Luton CEO calls on the Premier League to help out once more

Hatters chief executive Gary SweetHatters chief executive Gary Sweet
Hatters chief executive Gary Sweet | jpimedia
Town chief wants to see top flight clubs do their bit

Hatters chief executive Gary Sweet has once more called on the Premier League to help out sides lower down the footballing pyramid for their own good during the coronavirus pandemic.

With the league season currently suspended indefinitely and clubs starved of any income, it led Chair of the Commons Select Committee, Damian Collins MP, calling for help from the government yesterday to prevent what he feels could be between five and 10 teams filing for administration.

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Sweet was also worried that would be the case the longer that football is placed on hold, but believes the top flight clubs could be doing more to help out those less fortunate than themselves.

He said: “Yes, I believe they should be.

“That isn’t for me to negotiate, that isn’t for me to even put myself on a pedestal or a high horse to say that they’re doing wrong, this is their (Premier League) decision.

“It might be for the Football League to ask, politely, and it’s their decision to decide if we need help, but if they need a message from a football club, we need the help, we absolutely need the help.

“And if football doesn’t return until January next year, there’ll be fewer clubs that will need help at that point.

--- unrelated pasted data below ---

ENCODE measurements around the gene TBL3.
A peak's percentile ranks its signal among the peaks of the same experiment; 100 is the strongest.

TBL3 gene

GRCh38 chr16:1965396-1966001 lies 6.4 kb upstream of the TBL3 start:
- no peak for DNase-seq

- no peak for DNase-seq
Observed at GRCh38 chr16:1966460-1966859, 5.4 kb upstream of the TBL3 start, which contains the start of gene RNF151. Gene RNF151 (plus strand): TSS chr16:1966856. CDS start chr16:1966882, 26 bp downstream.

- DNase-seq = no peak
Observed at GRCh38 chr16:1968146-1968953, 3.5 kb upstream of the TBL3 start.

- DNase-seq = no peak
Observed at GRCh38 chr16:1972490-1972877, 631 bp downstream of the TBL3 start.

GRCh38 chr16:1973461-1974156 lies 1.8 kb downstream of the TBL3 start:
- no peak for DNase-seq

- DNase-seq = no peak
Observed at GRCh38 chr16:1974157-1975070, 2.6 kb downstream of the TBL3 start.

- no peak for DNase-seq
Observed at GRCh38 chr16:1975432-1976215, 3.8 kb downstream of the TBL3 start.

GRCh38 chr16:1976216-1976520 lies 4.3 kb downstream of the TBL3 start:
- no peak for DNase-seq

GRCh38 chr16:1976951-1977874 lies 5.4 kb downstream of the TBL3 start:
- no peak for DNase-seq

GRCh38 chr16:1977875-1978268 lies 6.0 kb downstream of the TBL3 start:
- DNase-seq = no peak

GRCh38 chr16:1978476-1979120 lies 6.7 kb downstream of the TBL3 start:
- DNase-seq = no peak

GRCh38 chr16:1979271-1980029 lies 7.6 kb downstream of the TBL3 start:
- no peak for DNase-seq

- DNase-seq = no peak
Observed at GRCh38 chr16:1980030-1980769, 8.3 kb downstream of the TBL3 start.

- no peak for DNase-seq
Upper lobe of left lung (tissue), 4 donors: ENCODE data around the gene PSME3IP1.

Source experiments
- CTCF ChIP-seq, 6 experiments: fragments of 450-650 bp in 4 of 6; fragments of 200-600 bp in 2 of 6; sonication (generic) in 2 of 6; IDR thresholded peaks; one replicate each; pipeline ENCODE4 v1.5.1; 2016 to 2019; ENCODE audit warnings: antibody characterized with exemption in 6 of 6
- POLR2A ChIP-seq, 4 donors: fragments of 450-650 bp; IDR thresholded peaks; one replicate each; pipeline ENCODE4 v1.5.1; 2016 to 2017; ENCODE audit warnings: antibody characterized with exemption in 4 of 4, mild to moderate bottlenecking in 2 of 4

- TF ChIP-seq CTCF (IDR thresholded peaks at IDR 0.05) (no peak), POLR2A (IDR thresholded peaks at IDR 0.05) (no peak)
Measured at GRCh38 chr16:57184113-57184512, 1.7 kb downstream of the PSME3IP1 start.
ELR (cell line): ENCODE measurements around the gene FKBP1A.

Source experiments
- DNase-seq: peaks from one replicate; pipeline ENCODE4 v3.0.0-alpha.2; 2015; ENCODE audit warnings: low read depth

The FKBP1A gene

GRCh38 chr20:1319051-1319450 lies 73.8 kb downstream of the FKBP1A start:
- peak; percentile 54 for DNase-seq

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"Football is a society. It’s a social, cultural product that exists within this country with its pyramid, which stems from community, tribal, combative competition between our villages, towns and cities.

"The Premier League and clubs at the top of the Premier League cannot survive if they don’t have clubs below them.

“Unless that money is redistributed and rethought of, they may find out if they need to survive without clubs below the Premier League, that’s the real truth of it here.

“Unless that distribution is rethought and restructured to help clubs further down the line, they won’t have clubs below to feed them with academy players, to feed them with professionals having gone through the academy system at more local clubs, to provide that talent that they rely on.

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"It’s really quite as simple as that. If you cut the roots of the tree off, the tree dies.”

Although he felt football as an industry could have behaved better during the crisis, Sweet insisted leaning on the unity that exists between clubs and leagues is the only way to get through such unprecedented and testing times.

He added: "I think it’s such a difficult environment at the moment.

"I’ve got kids and I look at them going back to school and I read what the teachers’ union are saying, I don't think any industry or government is coming out of this in a positive light. Who is, frankly?

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“So, I think it's really hard to look at football as an industry and say it's not behaving in the most respectful way.

"That's probably true. It could be behaving better, but actually, there are lots of examples of how football is needed and how football is behaving well.

“I think there is a lot of unity within the game that doesn't get spoken off.

“There's obviously a lot of people who are acting in self-interest, but let's try and believe in the unity at the moment, but that’s the only thing that's going to help us survive.

“The communal aspects of clubs coming together and acting in unison is the only way that we're going to get through this, clubs and leagues.”

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